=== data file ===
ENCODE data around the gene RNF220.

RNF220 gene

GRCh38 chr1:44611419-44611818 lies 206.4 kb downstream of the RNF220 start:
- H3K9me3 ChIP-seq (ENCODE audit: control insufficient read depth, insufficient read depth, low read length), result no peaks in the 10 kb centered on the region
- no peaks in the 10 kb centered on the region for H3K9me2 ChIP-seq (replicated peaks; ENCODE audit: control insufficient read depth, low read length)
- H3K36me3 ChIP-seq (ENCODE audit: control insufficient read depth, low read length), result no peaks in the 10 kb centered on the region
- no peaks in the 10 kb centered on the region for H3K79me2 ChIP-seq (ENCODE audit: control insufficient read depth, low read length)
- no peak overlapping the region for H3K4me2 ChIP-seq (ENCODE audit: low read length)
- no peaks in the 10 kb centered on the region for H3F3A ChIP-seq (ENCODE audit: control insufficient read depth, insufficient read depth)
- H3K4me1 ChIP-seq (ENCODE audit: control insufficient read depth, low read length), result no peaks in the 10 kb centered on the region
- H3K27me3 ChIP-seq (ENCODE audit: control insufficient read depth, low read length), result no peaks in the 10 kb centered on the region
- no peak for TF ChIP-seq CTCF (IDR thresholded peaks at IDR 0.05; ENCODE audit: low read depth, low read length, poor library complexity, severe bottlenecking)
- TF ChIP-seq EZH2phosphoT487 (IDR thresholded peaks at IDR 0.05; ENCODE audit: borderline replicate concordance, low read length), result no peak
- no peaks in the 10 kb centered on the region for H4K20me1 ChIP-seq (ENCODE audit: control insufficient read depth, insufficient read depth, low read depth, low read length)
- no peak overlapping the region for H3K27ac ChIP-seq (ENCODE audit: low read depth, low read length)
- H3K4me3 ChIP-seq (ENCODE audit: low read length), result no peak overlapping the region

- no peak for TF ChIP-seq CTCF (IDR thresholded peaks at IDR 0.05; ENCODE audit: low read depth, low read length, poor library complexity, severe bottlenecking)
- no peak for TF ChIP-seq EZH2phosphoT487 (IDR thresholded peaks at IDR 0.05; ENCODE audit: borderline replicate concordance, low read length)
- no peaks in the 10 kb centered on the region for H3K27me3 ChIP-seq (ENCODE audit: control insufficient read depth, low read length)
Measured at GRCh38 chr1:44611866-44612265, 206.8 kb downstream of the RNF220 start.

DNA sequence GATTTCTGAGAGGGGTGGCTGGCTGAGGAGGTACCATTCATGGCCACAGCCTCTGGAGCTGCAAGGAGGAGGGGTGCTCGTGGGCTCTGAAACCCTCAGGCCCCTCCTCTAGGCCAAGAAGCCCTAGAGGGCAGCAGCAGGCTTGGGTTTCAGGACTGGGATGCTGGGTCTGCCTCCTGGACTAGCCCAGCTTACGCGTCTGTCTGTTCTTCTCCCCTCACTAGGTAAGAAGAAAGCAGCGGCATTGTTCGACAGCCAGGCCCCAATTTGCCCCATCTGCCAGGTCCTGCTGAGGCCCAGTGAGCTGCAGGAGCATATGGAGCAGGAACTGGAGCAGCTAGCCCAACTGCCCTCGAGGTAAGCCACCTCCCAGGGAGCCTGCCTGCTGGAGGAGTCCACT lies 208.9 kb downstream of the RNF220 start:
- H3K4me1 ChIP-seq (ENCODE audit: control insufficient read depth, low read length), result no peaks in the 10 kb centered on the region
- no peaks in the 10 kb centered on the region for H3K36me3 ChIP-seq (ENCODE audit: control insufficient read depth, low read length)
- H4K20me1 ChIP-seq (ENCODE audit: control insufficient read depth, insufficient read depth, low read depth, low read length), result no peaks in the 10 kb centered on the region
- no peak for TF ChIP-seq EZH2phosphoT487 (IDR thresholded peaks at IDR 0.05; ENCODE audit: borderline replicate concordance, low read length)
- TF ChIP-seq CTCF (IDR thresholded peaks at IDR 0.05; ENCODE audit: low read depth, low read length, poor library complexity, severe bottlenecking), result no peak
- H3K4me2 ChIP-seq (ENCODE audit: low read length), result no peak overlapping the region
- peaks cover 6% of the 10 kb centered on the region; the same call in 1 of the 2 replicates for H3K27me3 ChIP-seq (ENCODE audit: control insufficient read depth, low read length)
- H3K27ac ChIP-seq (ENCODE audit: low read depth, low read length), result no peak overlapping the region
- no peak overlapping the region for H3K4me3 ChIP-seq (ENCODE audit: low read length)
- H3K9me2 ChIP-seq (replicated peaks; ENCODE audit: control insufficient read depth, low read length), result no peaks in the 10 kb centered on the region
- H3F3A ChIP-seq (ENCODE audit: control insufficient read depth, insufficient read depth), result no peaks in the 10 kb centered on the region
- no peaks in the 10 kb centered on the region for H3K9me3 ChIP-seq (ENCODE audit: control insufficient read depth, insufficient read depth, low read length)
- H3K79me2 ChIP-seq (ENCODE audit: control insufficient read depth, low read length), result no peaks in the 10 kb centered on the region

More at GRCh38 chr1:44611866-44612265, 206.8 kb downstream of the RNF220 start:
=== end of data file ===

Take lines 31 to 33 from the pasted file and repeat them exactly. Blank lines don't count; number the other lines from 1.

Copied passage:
- H3K9me2 ChIP-seq (replicated peaks; ENCODE audit: control insufficient read depth, low read length), result no peaks in the 10 kb centered on the region
- H3F3A ChIP-seq (ENCODE audit: control insufficient read depth, insufficient read depth), result no peaks in the 10 kb centered on the region
- no peaks in the 10 kb centered on the region for H3K9me3 ChIP-seq (ENCODE audit: control insufficient read depth, insufficient read depth, low read length)